What are the common factors behind ear diseases and how do you treat the problem?


Video Otoscopy Small

Video Otoscopy

The ear canals are an extension of the skin and are often affected when there is a generalised skin disease, but in several cases, the ears are the only part of the skin affected.

Inflammation of the external ear canal is referred to as otitis externa and requires specialist treatment to resolve the problem and ensure that it doesn’t reoccur. Infections and ear diseases can be very uncomfortable for your pet and quite painful.


What are the primary causes of ear infections and diseases?

Ear mites and scabies mites are common causes of ear infections as are allergic skin diseases such as atopy and food allergies. Hormonal diseases such as hypothyroidism and keratinisation disorders are also primary causes of ear infections which alter the normal production of the skins outer most layer and hair. Tumours and foreign bodies such as grass seeds recognised causes of ear infections too.

What are the predisposing factors of ear infections and diseases?

Predisposing factors are those which do not directly cause otitis, but make it easier to develop. The common predisposing factors include excessively waxy ears, hairy ear canals and conformational features such as ears that hang loosely as opposed to ears that stand erect. This is due to increased humidity in the ear canal and excessive moisture from swimming. In certain breeds such as Sharpies, the ear canal is naturally very narrow with a tight ear flap which increases humidity and prevents natural clearing of wax. This type of breed is also more likely to be affected with the primary cause of otitis – atopy.

What are the perpetuating factors of ear infections?

Bacterial and yeast infections as well as pathological changes induced by the otitis are common perpetuating factors if not dealt with adequately. Two overlooked perpetuating causes are the failure to clear the horizontal ear canal of debris adequately and the development of middle ear disease otitis media.

How do we treat ear infections and diseases?

When presented with a case of otitis, we take samples from the affected ear to examine under a microscope. This is a very important part of the consultation as it allows us to identify the parasites and microorganisms that are present and gain definitive numbers.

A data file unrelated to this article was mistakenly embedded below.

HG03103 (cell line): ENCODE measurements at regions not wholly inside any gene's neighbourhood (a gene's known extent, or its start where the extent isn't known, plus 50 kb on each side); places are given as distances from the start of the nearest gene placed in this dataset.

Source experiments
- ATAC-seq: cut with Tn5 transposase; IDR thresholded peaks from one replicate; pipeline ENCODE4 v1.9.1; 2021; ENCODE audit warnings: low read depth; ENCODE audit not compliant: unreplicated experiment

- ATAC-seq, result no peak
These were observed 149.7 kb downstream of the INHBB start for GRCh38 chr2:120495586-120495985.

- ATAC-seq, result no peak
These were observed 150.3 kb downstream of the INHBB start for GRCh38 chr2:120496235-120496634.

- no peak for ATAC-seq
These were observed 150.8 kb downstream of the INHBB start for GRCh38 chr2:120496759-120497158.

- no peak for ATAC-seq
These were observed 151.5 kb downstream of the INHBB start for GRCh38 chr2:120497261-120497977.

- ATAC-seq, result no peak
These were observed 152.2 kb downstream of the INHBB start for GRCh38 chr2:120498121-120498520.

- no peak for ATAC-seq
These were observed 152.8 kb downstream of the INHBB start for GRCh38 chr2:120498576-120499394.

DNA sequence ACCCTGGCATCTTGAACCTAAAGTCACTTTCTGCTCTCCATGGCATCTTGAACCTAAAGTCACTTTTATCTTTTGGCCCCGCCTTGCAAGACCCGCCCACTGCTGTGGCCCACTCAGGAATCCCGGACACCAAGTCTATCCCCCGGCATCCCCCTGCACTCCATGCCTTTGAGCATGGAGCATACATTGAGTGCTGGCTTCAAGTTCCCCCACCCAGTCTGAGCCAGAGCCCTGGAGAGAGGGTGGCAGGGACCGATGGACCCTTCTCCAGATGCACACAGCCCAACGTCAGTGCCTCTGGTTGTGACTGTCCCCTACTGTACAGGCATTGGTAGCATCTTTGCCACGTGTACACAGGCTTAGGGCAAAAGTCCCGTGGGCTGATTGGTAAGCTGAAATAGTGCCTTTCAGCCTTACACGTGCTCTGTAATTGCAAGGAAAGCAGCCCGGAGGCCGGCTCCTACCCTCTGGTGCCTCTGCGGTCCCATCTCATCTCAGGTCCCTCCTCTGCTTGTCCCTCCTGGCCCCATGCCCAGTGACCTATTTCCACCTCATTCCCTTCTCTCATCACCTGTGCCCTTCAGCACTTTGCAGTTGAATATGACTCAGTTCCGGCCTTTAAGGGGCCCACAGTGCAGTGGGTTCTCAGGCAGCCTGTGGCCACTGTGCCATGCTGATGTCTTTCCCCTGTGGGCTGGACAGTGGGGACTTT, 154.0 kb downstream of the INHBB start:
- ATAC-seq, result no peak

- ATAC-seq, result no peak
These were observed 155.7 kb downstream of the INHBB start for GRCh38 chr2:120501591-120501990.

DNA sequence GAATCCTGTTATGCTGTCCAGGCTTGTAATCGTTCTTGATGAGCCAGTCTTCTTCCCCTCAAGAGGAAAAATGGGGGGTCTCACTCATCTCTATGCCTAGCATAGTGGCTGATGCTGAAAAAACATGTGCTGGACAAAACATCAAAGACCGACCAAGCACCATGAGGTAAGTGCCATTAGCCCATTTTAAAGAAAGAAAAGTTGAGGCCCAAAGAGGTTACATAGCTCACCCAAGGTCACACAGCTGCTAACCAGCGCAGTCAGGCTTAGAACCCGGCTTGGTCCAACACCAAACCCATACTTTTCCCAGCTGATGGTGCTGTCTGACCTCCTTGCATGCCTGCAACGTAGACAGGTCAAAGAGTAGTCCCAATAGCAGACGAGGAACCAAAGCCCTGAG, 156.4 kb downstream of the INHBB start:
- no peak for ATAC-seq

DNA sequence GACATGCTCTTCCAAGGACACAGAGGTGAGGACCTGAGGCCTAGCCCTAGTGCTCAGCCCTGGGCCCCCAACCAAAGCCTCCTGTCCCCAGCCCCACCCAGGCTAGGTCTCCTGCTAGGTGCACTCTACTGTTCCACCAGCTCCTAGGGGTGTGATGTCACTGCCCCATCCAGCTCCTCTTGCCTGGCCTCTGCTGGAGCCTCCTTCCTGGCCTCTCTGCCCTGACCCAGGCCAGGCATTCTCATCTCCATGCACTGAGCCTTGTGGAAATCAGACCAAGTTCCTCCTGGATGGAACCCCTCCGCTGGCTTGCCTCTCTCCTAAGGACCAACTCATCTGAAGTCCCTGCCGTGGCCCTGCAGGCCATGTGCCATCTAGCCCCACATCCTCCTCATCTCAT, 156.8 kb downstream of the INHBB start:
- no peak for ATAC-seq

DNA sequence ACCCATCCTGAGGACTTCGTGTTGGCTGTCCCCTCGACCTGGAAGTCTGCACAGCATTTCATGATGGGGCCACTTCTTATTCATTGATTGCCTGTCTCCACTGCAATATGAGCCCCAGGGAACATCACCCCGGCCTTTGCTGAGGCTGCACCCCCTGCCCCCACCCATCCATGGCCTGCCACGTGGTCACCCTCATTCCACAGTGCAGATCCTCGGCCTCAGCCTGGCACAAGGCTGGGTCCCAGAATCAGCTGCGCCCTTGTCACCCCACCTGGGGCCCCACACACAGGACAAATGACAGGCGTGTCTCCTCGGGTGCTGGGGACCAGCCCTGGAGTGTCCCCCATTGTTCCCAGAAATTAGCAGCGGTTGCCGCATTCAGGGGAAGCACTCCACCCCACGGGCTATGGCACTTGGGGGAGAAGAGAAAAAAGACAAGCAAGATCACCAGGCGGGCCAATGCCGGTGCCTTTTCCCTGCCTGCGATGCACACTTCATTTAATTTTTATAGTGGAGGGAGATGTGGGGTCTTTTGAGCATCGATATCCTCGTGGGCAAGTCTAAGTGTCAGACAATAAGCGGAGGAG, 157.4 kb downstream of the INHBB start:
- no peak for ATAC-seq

If we cannot visualise the ear drum after cleaning the ear canal in the consulting room, we will advise either sedation or general anaesthesia to clean it. This is important for a couple of reasons. The first being that all licensed veterinary ear drops are contra-indicated if the ear drum is ruptured, because they can occasionally cause permanent deafness and can also affect the animal’s balance. Another being that failure to remove debris from the bottom of the ear canal can prevent successful resolution of the otitis.

We use a Storz Video Otoscope to clean your pet’s ears while they are under anaesthetic. This instrument allows us to see the ear canal in great detail and examine the ear drum for evidence of perforation. This type of procedure is very difficult with a hand held otoscope. A channel in the otoscope allows us to pass down either grasping forceps to remove debris and foreign bodies or flushing tubes and flexible curettes to clean the horizontal canal and the middle ear if the ear drum is ruptured.

If an ear condition is impossible to resolve by medical means and Video Otoscopy, we do offer surgery, including Total Ear Canal Ablation (TECA). David has performed over 280 TECAs over the last 26 years and this has greatly improved the quality of life of the patients which have received this surgical procedure.  Click  here for more  information.

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Ceruminolith inside ear canal

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Ceruminolith after removal from canal

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Ceruminous Gland Adenomas

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Chronic Otitis Before Treatment

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Chronic Otitis After Treatment

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Ear Model showing a healthy ear canal

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Ear Model showing chronic
pathological change and middle
ear infection

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Feline Nasopharyngeal Polyp

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Video Otoscope

If you’ve noticed skin or ear problems in your pet, it’s vital that you contact specialised veterinary professionals before symptoms worsen. To book an appointment with our small animal skin and ear experts, simply call us on 01163 260402 or email us on dgb@dermvet.co.uk.